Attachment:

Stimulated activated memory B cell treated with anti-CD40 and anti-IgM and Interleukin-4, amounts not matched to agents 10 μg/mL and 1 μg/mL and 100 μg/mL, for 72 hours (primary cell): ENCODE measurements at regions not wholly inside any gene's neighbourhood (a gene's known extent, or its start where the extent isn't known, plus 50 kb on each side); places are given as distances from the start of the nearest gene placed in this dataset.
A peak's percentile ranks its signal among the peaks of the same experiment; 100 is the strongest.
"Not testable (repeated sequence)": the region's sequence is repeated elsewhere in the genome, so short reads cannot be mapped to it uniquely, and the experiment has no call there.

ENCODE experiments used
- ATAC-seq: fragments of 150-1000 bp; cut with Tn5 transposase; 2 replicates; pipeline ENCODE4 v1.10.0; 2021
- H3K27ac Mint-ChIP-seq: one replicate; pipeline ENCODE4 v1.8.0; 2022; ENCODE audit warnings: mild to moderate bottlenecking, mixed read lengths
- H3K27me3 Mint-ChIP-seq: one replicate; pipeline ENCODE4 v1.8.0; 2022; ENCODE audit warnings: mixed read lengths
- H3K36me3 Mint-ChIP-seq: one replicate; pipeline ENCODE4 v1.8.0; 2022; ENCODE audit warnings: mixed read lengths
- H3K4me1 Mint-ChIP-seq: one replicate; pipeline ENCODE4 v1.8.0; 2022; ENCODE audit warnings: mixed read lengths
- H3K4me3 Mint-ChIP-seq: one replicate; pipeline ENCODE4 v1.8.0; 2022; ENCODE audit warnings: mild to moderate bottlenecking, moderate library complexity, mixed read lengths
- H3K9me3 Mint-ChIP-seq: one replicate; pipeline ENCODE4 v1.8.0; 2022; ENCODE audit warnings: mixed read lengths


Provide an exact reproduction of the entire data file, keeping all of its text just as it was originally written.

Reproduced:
Stimulated activated memory B cell treated with anti-CD40 and anti-IgM and Interleukin-4, amounts not matched to agents 10 μg/mL and 1 μg/mL and 100 μg/mL, for 72 hours (primary cell): ENCODE measurements at regions not wholly inside any gene's neighbourhood (a gene's known extent, or its start where the extent isn't known, plus 50 kb on each side); places are given as distances from the start of the nearest gene placed in this dataset.
A peak's percentile ranks its signal among the peaks of the same experiment; 100 is the strongest.
"Not testable (repeated sequence)": the region's sequence is repeated elsewhere in the genome, so short reads cannot be mapped to it uniquely, and the experiment has no call there.

ENCODE experiments used
- ATAC-seq: fragments of 150-1000 bp; cut with Tn5 transposase; 2 replicates; pipeline ENCODE4 v1.10.0; 2021
- H3K27ac Mint-ChIP-seq: one replicate; pipeline ENCODE4 v1.8.0; 2022; ENCODE audit warnings: mild to moderate bottlenecking, mixed read lengths
- H3K27me3 Mint-ChIP-seq: one replicate; pipeline ENCODE4 v1.8.0; 2022; ENCODE audit warnings: mixed read lengths
- H3K36me3 Mint-ChIP-seq: one replicate; pipeline ENCODE4 v1.8.0; 2022; ENCODE audit warnings: mixed read lengths
- H3K4me1 Mint-ChIP-seq: one replicate; pipeline ENCODE4 v1.8.0; 2022; ENCODE audit warnings: mixed read lengths
- H3K4me3 Mint-ChIP-seq: one replicate; pipeline ENCODE4 v1.8.0; 2022; ENCODE audit warnings: mild to moderate bottlenecking, moderate library complexity, mixed read lengths
- H3K9me3 Mint-ChIP-seq: one replicate; pipeline ENCODE4 v1.8.0; 2022; ENCODE audit warnings: mixed read lengths